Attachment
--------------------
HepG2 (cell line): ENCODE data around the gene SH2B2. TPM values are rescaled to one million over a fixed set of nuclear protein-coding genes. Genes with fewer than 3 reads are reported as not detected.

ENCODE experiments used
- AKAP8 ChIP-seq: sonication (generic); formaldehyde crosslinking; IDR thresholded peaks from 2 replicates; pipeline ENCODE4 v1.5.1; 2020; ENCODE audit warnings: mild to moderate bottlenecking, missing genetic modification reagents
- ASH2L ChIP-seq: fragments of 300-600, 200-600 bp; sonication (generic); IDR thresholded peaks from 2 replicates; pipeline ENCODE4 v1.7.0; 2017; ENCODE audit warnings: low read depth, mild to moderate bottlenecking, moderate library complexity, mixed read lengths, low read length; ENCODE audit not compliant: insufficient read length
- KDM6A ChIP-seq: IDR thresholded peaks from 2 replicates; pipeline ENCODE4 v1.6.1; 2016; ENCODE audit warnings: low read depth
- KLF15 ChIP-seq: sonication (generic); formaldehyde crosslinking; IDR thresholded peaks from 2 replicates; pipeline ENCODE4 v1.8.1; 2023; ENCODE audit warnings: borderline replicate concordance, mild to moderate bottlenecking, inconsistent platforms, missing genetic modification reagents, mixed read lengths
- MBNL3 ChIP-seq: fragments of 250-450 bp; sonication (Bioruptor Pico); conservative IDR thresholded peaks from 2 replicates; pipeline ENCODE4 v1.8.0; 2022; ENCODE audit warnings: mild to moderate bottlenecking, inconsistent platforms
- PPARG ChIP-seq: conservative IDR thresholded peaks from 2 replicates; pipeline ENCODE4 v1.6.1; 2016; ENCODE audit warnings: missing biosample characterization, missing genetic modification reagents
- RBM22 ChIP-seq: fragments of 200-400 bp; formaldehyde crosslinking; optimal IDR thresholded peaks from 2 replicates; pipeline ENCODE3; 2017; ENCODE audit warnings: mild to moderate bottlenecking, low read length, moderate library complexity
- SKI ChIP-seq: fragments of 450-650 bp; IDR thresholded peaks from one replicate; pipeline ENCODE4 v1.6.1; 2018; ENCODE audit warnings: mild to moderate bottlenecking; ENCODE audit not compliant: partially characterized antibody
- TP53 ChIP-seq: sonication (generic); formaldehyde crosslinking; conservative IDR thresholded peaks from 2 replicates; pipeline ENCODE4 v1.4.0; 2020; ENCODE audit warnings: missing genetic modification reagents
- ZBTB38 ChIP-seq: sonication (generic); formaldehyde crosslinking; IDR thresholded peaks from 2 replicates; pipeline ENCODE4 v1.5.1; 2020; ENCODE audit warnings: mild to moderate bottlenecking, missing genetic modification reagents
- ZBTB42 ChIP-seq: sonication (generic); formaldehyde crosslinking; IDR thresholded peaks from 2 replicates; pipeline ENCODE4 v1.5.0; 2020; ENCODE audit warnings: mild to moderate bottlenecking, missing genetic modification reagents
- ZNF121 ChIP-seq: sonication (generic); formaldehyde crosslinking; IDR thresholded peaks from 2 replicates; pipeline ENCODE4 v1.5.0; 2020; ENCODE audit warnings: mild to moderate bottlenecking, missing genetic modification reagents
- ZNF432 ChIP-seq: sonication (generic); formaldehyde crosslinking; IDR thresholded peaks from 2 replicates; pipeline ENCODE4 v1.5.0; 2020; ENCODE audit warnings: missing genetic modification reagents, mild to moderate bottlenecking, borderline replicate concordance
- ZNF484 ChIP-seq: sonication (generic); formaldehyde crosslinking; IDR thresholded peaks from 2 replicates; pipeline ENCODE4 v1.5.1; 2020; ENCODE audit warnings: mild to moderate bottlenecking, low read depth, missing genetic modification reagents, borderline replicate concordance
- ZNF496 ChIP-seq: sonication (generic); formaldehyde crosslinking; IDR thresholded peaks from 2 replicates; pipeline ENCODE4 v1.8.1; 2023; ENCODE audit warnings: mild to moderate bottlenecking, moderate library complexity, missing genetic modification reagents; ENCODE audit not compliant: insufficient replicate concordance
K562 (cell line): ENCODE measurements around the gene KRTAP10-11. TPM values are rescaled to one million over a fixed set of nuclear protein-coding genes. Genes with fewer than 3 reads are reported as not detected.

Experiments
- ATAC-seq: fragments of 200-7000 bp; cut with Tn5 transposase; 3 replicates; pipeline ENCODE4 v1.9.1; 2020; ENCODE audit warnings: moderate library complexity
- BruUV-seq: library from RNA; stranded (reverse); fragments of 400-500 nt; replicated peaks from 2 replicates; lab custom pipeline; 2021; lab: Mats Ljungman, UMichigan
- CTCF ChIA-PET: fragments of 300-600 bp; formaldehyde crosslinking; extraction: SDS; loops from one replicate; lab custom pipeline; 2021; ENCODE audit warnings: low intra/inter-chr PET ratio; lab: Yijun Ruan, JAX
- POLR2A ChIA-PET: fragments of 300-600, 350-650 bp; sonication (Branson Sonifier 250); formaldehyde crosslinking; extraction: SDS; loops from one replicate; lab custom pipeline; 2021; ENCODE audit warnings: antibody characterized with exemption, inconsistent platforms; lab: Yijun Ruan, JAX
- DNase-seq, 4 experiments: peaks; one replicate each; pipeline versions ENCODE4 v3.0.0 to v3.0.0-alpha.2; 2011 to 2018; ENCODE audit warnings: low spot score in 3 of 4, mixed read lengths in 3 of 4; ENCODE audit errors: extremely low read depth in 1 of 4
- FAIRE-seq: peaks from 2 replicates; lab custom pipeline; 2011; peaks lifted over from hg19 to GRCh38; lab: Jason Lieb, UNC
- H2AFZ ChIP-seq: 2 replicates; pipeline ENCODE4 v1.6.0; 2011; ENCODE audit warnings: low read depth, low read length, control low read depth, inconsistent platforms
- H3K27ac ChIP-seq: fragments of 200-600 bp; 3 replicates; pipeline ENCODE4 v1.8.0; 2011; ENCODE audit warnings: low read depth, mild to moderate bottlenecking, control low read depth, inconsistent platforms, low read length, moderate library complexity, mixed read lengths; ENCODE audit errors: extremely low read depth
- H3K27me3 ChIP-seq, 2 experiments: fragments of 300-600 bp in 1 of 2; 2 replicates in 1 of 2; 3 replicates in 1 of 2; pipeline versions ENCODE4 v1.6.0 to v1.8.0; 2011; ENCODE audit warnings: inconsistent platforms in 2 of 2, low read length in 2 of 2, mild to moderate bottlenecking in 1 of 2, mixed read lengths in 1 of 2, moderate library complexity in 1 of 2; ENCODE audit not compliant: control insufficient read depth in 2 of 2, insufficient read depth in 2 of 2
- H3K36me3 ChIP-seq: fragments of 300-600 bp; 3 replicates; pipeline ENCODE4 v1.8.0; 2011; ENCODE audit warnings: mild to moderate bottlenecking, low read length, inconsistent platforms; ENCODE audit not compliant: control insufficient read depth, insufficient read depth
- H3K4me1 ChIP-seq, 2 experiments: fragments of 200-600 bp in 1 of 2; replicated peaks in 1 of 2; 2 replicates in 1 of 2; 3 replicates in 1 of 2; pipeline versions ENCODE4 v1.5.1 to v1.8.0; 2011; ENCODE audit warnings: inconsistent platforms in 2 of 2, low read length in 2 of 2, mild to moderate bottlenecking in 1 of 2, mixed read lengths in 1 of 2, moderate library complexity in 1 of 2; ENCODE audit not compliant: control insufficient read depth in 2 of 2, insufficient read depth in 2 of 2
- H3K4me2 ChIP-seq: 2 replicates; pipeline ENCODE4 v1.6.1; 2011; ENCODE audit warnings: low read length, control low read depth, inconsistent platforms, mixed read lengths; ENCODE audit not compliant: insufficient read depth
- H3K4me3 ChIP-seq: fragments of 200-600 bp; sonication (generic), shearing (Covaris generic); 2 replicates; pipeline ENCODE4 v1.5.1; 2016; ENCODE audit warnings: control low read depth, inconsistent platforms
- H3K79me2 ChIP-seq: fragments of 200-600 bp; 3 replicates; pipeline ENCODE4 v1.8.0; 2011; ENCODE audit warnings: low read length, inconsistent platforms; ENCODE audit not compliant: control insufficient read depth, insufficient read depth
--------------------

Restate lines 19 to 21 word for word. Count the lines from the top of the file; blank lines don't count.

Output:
Experiments
- ATAC-seq: fragments of 200-7000 bp; cut with Tn5 transposase; 3 replicates; pipeline ENCODE4 v1.9.1; 2020; ENCODE audit warnings: moderate library complexity
- BruUV-seq: library from RNA; stranded (reverse); fragments of 400-500 nt; replicated peaks from 2 replicates; lab custom pipeline; 2021; lab: Mats Ljungman, UMichigan